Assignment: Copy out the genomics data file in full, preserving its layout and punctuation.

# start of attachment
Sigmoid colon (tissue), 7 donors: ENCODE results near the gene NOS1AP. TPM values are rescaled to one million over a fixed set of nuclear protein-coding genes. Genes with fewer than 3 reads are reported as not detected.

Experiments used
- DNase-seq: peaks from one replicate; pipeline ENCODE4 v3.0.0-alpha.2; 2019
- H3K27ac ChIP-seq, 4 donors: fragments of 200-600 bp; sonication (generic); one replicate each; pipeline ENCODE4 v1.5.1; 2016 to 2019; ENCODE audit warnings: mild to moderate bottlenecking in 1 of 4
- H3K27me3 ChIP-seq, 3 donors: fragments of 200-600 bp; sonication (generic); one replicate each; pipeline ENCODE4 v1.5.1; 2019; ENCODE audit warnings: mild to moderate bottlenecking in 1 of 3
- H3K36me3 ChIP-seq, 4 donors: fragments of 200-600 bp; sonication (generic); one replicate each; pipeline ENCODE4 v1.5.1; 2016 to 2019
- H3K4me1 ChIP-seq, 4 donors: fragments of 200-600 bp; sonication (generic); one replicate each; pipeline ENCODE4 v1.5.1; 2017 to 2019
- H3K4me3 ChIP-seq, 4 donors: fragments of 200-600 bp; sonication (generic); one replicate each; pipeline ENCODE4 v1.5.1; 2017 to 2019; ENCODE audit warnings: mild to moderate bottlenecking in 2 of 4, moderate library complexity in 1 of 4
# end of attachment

Sigmoid colon (tissue), 7 donors: ENCODE results near the gene NOS1AP. TPM values are rescaled to one million over a fixed set of nuclear protein-coding genes. Genes with fewer than 3 reads are reported as not detected.

Experiments used
- DNase-seq: peaks from one replicate; pipeline ENCODE4 v3.0.0-alpha.2; 2019
- H3K27ac ChIP-seq, 4 donors: fragments of 200-600 bp; sonication (generic); one replicate each; pipeline ENCODE4 v1.5.1; 2016 to 2019; ENCODE audit warnings: mild to moderate bottlenecking in 1 of 4
- H3K27me3 ChIP-seq, 3 donors: fragments of 200-600 bp; sonication (generic); one replicate each; pipeline ENCODE4 v1.5.1; 2019; ENCODE audit warnings: mild to moderate bottlenecking in 1 of 3
- H3K36me3 ChIP-seq, 4 donors: fragments of 200-600 bp; sonication (generic); one replicate each; pipeline ENCODE4 v1.5.1; 2016 to 2019
- H3K4me1 ChIP-seq, 4 donors: fragments of 200-600 bp; sonication (generic); one replicate each; pipeline ENCODE4 v1.5.1; 2017 to 2019
- H3K4me3 ChIP-seq, 4 donors: fragments of 200-600 bp; sonication (generic); one replicate each; pipeline ENCODE4 v1.5.1; 2017 to 2019; ENCODE audit warnings: mild to moderate bottlenecking in 2 of 4, moderate library complexity in 1 of 4